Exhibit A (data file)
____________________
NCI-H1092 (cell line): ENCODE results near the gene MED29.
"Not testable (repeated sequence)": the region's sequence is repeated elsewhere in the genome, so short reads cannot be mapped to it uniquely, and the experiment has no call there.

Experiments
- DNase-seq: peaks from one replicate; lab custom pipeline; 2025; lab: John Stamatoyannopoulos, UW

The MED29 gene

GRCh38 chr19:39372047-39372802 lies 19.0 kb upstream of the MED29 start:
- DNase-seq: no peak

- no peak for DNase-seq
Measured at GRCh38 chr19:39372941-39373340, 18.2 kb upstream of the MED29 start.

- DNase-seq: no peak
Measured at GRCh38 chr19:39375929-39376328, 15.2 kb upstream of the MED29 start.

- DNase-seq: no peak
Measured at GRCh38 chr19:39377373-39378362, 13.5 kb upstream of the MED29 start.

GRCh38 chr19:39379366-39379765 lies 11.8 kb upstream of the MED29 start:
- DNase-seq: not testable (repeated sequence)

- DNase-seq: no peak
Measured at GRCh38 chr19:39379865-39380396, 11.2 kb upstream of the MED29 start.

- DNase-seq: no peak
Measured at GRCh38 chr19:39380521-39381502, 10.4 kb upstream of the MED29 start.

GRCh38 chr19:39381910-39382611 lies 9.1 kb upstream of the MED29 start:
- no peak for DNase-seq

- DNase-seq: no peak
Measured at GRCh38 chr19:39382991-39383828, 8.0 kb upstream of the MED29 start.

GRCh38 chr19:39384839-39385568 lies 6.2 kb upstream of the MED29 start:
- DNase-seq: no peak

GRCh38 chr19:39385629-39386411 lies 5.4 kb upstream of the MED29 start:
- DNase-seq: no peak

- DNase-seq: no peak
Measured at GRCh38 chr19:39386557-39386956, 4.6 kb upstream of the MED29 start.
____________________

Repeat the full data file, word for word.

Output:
NCI-H1092 (cell line): ENCODE results near the gene MED29.
"Not testable (repeated sequence)": the region's sequence is repeated elsewhere in the genome, so short reads cannot be mapped to it uniquely, and the experiment has no call there.

Experiments
- DNase-seq: peaks from one replicate; lab custom pipeline; 2025; lab: John Stamatoyannopoulos, UW

The MED29 gene

GRCh38 chr19:39372047-39372802 lies 19.0 kb upstream of the MED29 start:
- DNase-seq: no peak

- no peak for DNase-seq
Measured at GRCh38 chr19:39372941-39373340, 18.2 kb upstream of the MED29 start.

- DNase-seq: no peak
Measured at GRCh38 chr19:39375929-39376328, 15.2 kb upstream of the MED29 start.

- DNase-seq: no peak
Measured at GRCh38 chr19:39377373-39378362, 13.5 kb upstream of the MED29 start.

GRCh38 chr19:39379366-39379765 lies 11.8 kb upstream of the MED29 start:
- DNase-seq: not testable (repeated sequence)

- DNase-seq: no peak
Measured at GRCh38 chr19:39379865-39380396, 11.2 kb upstream of the MED29 start.

- DNase-seq: no peak
Measured at GRCh38 chr19:39380521-39381502, 10.4 kb upstream of the MED29 start.

GRCh38 chr19:39381910-39382611 lies 9.1 kb upstream of the MED29 start:
- no peak for DNase-seq

- DNase-seq: no peak
Measured at GRCh38 chr19:39382991-39383828, 8.0 kb upstream of the MED29 start.

GRCh38 chr19:39384839-39385568 lies 6.2 kb upstream of the MED29 start:
- DNase-seq: no peak

GRCh38 chr19:39385629-39386411 lies 5.4 kb upstream of the MED29 start:
- DNase-seq: no peak

- DNase-seq: no peak
Measured at GRCh38 chr19:39386557-39386956, 4.6 kb upstream of the MED29 start.